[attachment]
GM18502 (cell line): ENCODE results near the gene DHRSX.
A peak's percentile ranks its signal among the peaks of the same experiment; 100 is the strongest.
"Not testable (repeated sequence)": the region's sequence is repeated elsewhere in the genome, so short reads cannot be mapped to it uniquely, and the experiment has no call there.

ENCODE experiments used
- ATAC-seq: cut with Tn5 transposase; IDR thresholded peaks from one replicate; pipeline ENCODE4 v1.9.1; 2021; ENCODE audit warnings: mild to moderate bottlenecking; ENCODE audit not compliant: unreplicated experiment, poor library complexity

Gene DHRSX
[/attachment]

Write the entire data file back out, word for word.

GM18502 (cell line): ENCODE results near the gene DHRSX.
A peak's percentile ranks its signal among the peaks of the same experiment; 100 is the strongest.
"Not testable (repeated sequence)": the region's sequence is repeated elsewhere in the genome, so short reads cannot be mapped to it uniquely, and the experiment has no call there.

ENCODE experiments used
- ATAC-seq: cut with Tn5 transposase; IDR thresholded peaks from one replicate; pipeline ENCODE4 v1.9.1; 2021; ENCODE audit warnings: mild to moderate bottlenecking; ENCODE audit not compliant: unreplicated experiment, poor library complexity

Gene DHRSX